Due to the variables between trades, there are a variety of options and extras with any tradesman policy, making it easier for tradies to get the cover they need based on what their work entails. Here are the typical inclusions for tradesman insurance.
|Insurance type||What it covers|
|Public liability||Covering damage a tradie causes to someone's property or if someone suffers an injury or loss due to a tradie's work, public liability insurance will offer protection for legal expenses incurred.|
|Product liability||For some tradies, the risk may come after a job when the product they have worked on, be it plumbing or carpentry, injures someone or causes property damage. Product liability covers tradies against claims of negligence; however, bad workmanship and supplying inferior of faulty products are excluded.|
|Equipment breakdown and tool insurance||Equipment breakdown insurance replaces or repairs any equipment that is broken or damaged on the job. Damage to business or private property from flying fragments of damaged machinery is also covered.|
|Fire and defined events||Damage or loss due to fire, fallen trees, malicious damage, storm, earthquake, explosion or lightning, rainwater or runoff from rainwater, hail, sleet or snow, tornadoes or cyclones and wind are all included, as well as impacts from vehicles, and damage caused by animals or aircraft.|
|Motor vehicles||If you use a vehicle to operate your business, you are already required to have Compulsory Third Party insurance as the basic mandatory cover. However, should your vehicle break down or be involved in an accident, you will need to make sure you have adequate cover as most car insurers exclude work-related incidents.|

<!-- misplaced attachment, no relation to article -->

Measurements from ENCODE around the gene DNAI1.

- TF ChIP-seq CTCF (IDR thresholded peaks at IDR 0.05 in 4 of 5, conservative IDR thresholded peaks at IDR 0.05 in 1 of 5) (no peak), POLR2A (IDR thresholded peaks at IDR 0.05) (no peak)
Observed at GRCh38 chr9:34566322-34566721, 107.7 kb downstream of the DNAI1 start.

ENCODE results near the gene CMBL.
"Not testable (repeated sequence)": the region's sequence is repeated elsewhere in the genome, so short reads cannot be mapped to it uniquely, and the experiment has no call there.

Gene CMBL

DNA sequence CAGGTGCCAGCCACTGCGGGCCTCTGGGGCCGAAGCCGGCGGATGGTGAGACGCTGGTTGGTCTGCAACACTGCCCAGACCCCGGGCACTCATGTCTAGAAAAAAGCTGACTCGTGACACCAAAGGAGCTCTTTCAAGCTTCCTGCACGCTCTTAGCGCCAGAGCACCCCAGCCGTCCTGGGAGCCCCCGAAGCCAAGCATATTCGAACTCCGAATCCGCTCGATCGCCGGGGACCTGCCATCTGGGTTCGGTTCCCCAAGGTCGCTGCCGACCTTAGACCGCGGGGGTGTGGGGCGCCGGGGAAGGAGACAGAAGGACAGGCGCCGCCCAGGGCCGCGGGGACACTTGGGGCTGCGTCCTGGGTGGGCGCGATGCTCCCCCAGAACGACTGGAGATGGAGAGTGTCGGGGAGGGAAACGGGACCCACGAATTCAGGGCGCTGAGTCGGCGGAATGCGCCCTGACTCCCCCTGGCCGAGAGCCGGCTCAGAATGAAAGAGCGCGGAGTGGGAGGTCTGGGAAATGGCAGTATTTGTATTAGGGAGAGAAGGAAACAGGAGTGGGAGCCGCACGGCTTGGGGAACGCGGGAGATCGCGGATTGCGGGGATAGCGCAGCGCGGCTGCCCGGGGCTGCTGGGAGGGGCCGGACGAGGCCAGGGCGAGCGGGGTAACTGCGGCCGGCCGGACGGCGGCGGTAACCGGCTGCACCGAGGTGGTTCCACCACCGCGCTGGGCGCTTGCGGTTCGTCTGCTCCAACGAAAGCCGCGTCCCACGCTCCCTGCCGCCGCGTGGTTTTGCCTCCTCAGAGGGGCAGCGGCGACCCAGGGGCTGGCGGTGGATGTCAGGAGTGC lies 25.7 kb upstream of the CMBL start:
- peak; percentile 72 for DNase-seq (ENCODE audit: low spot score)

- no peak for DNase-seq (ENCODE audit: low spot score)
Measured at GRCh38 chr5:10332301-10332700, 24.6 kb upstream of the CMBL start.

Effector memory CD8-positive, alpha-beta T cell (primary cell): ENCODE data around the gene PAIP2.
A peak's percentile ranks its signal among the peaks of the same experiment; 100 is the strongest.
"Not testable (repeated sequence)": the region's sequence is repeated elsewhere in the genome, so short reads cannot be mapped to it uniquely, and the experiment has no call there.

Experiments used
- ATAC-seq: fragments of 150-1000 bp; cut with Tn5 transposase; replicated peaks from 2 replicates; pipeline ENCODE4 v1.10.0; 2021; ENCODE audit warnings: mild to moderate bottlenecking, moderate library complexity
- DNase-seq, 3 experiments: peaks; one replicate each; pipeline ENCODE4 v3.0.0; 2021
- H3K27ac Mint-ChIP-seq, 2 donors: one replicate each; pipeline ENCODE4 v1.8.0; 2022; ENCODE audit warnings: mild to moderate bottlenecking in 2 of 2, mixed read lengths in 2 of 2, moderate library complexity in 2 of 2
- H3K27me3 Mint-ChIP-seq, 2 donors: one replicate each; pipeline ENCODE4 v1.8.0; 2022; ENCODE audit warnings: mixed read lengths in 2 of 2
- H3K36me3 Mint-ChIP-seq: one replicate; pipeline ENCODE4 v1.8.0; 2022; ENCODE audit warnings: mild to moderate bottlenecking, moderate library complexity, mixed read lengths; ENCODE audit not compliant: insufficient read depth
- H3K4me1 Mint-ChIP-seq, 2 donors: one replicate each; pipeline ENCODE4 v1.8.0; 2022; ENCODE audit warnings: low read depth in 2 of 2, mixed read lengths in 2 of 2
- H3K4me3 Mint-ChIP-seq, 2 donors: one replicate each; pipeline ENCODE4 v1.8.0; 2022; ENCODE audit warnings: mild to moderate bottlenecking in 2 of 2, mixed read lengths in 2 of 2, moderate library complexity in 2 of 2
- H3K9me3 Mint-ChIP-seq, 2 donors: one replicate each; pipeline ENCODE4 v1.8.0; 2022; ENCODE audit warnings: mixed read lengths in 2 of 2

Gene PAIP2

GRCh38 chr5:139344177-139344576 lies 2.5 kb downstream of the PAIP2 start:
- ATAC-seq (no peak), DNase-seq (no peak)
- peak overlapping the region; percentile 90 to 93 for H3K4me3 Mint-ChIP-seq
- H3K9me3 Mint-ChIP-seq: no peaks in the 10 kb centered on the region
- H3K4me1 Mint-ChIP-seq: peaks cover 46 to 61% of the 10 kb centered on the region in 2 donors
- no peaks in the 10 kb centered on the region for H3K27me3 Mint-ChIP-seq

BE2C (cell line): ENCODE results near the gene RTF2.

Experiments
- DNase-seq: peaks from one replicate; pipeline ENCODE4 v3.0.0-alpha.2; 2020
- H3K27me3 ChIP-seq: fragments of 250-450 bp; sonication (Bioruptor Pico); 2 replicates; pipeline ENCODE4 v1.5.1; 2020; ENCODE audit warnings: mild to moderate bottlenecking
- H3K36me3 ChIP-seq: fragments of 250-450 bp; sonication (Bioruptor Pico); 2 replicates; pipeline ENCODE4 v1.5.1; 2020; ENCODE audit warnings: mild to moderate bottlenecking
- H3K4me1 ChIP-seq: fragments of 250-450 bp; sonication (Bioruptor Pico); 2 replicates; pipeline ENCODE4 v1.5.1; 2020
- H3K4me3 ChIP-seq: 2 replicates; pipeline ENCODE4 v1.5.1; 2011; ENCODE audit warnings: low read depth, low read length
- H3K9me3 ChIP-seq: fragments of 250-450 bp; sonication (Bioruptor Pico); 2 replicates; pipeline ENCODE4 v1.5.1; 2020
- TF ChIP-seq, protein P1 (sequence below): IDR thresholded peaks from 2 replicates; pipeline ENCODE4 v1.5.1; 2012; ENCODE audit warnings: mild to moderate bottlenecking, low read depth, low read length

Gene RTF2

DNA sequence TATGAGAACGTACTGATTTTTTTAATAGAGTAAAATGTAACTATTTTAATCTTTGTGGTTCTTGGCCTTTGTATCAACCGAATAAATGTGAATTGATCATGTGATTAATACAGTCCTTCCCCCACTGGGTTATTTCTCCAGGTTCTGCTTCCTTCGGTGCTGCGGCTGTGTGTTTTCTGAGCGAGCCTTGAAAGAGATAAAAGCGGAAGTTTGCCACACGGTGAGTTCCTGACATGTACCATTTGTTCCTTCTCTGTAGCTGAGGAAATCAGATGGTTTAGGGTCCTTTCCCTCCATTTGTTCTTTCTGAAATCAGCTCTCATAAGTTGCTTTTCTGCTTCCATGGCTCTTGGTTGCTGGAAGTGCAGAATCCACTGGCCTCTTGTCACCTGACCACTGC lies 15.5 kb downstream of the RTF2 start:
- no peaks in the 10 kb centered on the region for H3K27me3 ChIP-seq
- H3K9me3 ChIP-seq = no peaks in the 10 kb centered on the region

|Burglary||This is cover and compensation for loss or damage to property and equipment due to theft and burglary. Additional cover is available for temporary protection (hiring guards or watch people), and reasonable costs of replacing locks and keys, as well as opening strong rooms or safes if the keys are stolen.|
|Money||If you are handling and transporting cash then "money" cover will protect you for loss or damage up to the amount listed in your policy. Damage and loss to security measures, such as safes, are also covered if it occurred during the theft or attempted theft. Extras are also provided, offering an automatic reinstatement of the insured sum as well as reasonable costs for additional protection.|
In the end, the level of cover you need will depend on what risks are involved with your work. Here is a simple breakdown for the level of cover you need, depending on the nature of your work.
|Insurance type||Sub-contractor||Business owner||Business and commercial property owner|
|Public & products liability cover|
|Portable & valuable items|
|Commercial motor vehicle|
Note: This is only a rough guide. You should consider your options with a broker.Back to top